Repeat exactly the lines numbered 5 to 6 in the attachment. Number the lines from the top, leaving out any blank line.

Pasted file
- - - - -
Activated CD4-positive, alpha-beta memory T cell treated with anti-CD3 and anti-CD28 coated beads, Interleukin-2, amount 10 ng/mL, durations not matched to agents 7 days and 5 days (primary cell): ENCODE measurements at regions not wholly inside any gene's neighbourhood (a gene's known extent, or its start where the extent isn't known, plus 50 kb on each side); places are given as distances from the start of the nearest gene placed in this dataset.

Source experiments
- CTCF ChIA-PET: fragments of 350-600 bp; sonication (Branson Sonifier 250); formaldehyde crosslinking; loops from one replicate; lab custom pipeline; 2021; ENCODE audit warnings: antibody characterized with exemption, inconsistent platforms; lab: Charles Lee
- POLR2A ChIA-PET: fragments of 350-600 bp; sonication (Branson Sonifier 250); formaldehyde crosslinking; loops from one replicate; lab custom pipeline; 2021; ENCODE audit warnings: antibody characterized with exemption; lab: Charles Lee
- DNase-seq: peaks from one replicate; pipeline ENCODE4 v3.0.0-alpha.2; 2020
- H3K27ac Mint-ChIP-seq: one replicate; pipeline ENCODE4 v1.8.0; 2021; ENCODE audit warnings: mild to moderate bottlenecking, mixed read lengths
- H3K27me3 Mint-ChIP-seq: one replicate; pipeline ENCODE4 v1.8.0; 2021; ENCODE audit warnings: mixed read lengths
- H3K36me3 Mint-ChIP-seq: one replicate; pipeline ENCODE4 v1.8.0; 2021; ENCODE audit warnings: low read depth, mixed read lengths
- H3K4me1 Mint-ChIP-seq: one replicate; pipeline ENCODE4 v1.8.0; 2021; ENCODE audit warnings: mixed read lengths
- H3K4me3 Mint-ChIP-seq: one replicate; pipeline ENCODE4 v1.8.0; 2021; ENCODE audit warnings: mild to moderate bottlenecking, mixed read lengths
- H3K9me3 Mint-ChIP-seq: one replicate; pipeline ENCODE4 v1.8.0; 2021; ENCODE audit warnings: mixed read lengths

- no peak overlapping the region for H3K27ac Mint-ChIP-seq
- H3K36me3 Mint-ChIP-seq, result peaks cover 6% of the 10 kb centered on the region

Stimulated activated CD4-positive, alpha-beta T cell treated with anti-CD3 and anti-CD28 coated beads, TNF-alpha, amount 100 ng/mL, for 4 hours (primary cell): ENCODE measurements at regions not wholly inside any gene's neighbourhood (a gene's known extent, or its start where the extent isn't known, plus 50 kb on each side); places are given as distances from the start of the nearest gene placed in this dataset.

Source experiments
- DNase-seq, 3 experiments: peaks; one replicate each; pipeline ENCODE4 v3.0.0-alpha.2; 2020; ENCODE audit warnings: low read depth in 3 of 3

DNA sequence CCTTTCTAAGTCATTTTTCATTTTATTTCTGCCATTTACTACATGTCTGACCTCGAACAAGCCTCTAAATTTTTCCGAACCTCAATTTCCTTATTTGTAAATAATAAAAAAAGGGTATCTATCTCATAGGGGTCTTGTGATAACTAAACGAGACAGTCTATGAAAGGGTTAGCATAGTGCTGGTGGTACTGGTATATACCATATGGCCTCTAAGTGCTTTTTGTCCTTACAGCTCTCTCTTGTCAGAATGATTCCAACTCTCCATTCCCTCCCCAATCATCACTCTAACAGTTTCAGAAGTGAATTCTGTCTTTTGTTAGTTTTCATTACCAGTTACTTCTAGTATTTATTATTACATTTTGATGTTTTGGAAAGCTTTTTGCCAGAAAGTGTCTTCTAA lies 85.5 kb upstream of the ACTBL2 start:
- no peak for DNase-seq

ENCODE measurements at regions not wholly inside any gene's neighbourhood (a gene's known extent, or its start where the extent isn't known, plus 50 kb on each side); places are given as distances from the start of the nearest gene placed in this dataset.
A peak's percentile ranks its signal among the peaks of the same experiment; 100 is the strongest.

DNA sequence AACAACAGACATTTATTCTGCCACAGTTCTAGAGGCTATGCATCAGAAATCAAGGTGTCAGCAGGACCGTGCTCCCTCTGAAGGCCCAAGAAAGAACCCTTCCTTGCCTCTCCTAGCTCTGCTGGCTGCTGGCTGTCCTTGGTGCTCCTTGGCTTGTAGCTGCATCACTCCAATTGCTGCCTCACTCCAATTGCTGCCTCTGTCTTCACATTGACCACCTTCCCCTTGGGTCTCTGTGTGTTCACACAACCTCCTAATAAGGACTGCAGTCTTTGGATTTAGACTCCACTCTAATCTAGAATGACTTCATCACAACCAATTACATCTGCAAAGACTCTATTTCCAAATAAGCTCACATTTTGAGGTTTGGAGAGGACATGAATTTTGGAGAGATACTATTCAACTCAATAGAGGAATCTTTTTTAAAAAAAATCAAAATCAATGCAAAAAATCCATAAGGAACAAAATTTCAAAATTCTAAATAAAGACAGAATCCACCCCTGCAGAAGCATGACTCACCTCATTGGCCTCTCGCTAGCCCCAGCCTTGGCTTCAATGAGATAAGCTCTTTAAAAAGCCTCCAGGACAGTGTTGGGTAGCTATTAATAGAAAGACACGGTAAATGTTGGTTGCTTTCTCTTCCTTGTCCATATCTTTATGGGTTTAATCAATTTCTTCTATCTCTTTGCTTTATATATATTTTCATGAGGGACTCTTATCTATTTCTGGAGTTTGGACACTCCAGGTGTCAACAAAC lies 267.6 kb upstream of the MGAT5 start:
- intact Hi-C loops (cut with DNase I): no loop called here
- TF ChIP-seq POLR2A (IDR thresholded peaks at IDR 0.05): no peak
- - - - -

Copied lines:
- DNase-seq: peaks from one replicate; pipeline ENCODE4 v3.0.0-alpha.2; 2020
- H3K27ac Mint-ChIP-seq: one replicate; pipeline ENCODE4 v1.8.0; 2021; ENCODE audit warnings: mild to moderate bottlenecking, mixed read lengths